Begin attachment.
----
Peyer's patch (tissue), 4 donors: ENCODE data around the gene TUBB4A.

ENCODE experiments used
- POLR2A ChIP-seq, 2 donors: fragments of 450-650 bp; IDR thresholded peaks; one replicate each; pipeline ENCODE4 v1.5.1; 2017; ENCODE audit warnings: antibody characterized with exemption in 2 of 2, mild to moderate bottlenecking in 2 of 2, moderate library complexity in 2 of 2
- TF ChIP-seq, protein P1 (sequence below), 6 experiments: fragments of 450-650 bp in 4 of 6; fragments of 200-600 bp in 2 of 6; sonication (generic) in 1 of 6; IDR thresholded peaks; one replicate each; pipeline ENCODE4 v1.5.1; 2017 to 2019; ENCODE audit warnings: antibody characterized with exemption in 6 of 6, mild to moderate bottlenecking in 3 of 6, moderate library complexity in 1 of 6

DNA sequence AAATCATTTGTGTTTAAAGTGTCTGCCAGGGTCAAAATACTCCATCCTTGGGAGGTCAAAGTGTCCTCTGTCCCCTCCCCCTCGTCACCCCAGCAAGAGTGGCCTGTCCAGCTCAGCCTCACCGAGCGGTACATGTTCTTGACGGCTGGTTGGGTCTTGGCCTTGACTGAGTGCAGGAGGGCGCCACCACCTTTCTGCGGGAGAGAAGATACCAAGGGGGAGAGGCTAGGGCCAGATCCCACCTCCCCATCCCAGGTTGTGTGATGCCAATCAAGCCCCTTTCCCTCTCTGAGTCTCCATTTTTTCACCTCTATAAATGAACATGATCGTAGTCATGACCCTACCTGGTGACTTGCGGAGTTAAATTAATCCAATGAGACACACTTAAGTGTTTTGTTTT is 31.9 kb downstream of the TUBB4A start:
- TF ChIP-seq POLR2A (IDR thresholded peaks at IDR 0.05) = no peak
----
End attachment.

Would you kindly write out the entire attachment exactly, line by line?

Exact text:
Peyer's patch (tissue), 4 donors: ENCODE data around the gene TUBB4A.

ENCODE experiments used
- POLR2A ChIP-seq, 2 donors: fragments of 450-650 bp; IDR thresholded peaks; one replicate each; pipeline ENCODE4 v1.5.1; 2017; ENCODE audit warnings: antibody characterized with exemption in 2 of 2, mild to moderate bottlenecking in 2 of 2, moderate library complexity in 2 of 2
- TF ChIP-seq, protein P1 (sequence below), 6 experiments: fragments of 450-650 bp in 4 of 6; fragments of 200-600 bp in 2 of 6; sonication (generic) in 1 of 6; IDR thresholded peaks; one replicate each; pipeline ENCODE4 v1.5.1; 2017 to 2019; ENCODE audit warnings: antibody characterized with exemption in 6 of 6, mild to moderate bottlenecking in 3 of 6, moderate library complexity in 1 of 6

DNA sequence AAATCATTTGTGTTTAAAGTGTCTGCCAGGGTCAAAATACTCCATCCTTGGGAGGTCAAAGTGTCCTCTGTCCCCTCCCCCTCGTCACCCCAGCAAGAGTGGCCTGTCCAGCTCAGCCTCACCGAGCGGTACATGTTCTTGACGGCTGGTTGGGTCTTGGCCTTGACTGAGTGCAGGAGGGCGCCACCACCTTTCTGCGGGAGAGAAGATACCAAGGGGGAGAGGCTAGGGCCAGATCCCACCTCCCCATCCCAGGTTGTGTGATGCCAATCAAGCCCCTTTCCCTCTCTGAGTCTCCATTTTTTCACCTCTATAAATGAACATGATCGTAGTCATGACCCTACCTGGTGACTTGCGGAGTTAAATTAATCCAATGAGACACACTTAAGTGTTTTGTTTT is 31.9 kb downstream of the TUBB4A start:
- TF ChIP-seq POLR2A (IDR thresholded peaks at IDR 0.05) = no peak